What marks the first day of winter? Is it the first snowfall or the winter solstice, which marks the longest night of the year in late December and is the official start of winter? For me, it’s the first snow, a date that is much less predictable. Many other things in nature are far easier to forecast than snow.
When will the first Tundra Swan arrive? This date has been tracked and marked for decades. They arrive in mid- to late-November each year. When will the goldfinches lose their yellow colors and turn olive drab for the winter? It happens around the same time in October each year. The rhythms of plants and animals remains roughly the same from year to year, with the weather only slightly affecting the times.
Each year, I put together a natural history calendar for the Audubon Community Nature Center. It features things to find in nature each and every month. It mentions when to find wildflowers, when different birds migrate and what time of year to see baby Ospreys in the nest. The calendar contains all the usual holidays, but the natural history knowledge provides something to go out and search for each month.
The Jamestown Audubon Society will be celebrating 60 years of serving the community in 2017. The calendar honors those years by looking at how much has changed since 1957. The howls and yips of Eastern Coyotes have become common in the forest. River Otters were reintroduced and now frolic in local waterways. Some ducks, such as the Northern Shoveler, have quadrupled their population.
At the same time that there have been many improvements for wildlife, some things have been devastated. Big Pond was covered with Water Chestnut, which has changed the entire dynamic of the pond. The Multiflora Rose that was so diligently planted as erosion control in the 1970s has now taken over chunks of the property. The Rusty Blackbird, a bird that migrates through our area each year, has had up to 99% of its population disappear. No one knows why.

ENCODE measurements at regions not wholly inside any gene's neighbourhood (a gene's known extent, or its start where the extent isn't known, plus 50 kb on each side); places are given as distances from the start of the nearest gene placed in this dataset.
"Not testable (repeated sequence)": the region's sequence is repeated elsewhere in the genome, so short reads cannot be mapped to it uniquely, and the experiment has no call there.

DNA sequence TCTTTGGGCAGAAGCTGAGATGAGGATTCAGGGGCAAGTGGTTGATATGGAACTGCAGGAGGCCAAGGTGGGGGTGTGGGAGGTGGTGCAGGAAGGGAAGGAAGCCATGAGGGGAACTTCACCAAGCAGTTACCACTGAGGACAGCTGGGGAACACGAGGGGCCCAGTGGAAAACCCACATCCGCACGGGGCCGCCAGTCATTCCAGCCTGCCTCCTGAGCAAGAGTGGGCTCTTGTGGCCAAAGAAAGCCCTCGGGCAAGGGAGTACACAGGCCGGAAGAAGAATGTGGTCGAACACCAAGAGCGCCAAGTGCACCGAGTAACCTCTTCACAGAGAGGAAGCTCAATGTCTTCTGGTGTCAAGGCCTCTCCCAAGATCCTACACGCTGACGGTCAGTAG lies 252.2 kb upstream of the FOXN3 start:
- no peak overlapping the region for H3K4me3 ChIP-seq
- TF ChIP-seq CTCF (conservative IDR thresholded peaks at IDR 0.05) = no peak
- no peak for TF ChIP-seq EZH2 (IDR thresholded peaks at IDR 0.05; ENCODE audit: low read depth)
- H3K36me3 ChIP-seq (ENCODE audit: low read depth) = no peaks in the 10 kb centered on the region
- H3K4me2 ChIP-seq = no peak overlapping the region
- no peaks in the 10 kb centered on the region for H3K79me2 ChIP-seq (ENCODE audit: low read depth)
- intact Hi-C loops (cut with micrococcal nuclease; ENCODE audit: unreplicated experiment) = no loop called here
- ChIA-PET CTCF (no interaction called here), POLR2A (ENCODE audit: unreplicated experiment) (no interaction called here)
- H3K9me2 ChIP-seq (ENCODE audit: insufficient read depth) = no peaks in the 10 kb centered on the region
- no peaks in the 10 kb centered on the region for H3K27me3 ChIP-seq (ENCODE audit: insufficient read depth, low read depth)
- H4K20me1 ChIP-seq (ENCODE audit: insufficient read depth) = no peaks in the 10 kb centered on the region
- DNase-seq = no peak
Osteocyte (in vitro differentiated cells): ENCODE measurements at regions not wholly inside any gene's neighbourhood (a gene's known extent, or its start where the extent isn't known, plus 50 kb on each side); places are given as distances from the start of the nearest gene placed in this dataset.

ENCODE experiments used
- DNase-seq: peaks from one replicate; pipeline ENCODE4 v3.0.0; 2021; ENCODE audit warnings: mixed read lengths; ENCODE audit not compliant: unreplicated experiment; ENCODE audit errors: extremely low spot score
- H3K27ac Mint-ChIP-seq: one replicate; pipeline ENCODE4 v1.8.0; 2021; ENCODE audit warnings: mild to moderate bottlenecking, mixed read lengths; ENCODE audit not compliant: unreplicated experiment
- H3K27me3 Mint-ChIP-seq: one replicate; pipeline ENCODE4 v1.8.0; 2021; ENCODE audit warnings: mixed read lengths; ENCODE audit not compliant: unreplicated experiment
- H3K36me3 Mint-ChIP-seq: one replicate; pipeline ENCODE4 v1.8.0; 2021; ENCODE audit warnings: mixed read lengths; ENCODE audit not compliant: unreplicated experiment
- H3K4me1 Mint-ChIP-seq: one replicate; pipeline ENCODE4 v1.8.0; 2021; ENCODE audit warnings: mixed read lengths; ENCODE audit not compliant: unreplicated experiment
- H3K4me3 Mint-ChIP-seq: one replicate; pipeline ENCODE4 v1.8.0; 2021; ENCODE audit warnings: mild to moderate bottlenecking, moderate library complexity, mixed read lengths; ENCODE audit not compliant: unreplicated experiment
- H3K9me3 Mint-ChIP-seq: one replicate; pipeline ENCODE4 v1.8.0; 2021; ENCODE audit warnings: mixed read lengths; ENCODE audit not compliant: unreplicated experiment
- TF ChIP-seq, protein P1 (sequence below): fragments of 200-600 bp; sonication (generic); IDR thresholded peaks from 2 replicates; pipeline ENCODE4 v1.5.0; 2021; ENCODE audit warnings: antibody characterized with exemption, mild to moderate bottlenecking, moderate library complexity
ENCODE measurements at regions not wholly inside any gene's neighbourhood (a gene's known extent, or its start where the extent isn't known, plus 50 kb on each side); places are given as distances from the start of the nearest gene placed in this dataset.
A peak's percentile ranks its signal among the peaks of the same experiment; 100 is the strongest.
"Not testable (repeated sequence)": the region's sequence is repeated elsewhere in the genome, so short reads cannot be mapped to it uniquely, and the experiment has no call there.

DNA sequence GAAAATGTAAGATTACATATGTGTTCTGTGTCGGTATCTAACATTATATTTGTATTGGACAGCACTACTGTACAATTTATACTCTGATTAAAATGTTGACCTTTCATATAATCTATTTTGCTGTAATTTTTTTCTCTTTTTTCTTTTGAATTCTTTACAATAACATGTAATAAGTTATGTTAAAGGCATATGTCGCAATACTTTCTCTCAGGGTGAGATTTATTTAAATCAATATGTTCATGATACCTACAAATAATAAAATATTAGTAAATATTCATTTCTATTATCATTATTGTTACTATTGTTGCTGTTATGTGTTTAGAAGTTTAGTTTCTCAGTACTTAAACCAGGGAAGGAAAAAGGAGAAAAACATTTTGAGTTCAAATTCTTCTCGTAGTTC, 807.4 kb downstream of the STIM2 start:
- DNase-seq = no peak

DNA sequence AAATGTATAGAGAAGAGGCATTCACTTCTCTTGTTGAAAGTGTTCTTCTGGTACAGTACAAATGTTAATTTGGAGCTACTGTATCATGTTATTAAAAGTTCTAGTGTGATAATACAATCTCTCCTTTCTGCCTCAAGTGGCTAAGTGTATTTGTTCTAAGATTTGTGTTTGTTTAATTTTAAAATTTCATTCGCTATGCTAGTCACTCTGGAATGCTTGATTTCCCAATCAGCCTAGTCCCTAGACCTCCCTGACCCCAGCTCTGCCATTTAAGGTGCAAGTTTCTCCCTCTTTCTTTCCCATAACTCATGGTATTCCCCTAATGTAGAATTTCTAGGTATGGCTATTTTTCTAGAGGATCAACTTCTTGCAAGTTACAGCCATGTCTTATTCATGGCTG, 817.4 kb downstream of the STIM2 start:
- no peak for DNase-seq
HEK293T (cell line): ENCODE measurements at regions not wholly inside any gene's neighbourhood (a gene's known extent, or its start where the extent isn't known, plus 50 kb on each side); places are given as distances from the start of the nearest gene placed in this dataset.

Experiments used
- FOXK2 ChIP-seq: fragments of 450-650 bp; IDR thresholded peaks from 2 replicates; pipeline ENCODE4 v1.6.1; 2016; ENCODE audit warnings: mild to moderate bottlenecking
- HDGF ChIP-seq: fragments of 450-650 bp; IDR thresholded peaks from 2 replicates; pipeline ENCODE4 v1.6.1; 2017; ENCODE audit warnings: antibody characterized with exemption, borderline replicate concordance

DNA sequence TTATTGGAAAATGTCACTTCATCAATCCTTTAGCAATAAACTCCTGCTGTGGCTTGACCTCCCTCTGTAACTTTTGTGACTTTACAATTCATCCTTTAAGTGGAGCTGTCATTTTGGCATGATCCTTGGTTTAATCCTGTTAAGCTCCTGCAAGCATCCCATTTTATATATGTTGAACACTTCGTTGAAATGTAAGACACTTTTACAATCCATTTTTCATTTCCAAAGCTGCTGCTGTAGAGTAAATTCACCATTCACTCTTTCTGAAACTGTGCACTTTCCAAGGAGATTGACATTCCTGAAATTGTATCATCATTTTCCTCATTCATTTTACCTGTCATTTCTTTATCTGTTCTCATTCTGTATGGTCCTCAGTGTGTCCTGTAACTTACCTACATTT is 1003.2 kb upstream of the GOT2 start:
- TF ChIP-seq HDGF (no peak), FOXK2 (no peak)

Beautiful photography of these plants and animals make up the main photos of the calendar. The rest is devoted to photos from the last sixty years. Audubon has been very active for years. Staff and volunteers have worked with students in schools and at the nature center for decades. The Nature Center has been a place for people to learn, volunteer and hike for a very long time.
I had a great time looking through old photos. There are photos of ladies in horn-rimmed glasses from the 1950s putting together mailings to members. There are photos of the original nature center from the 1970s and of the addition in the 1990s. There are pictures of volunteers dedicating Spatterdock Bridge in the 1980s when it was brand new.
I started working at Audubon just before the fortieth anniversary. Over the last 20 years, much has changed. Programs have changed. The exhibits have changed. The trails have improved. The staff and volunteers have changed. One thing has remained the same. Audubon continues to strive for improvement and a dedicated group of volunteers help out at every level to make that happen.
This calendar is for those who have donated their time and efforts to make the Audubon Community Nature Center amazing and who want to continue to discover more about what is happening outside. The calendar is available online or in the Blue Heron Gift Shop.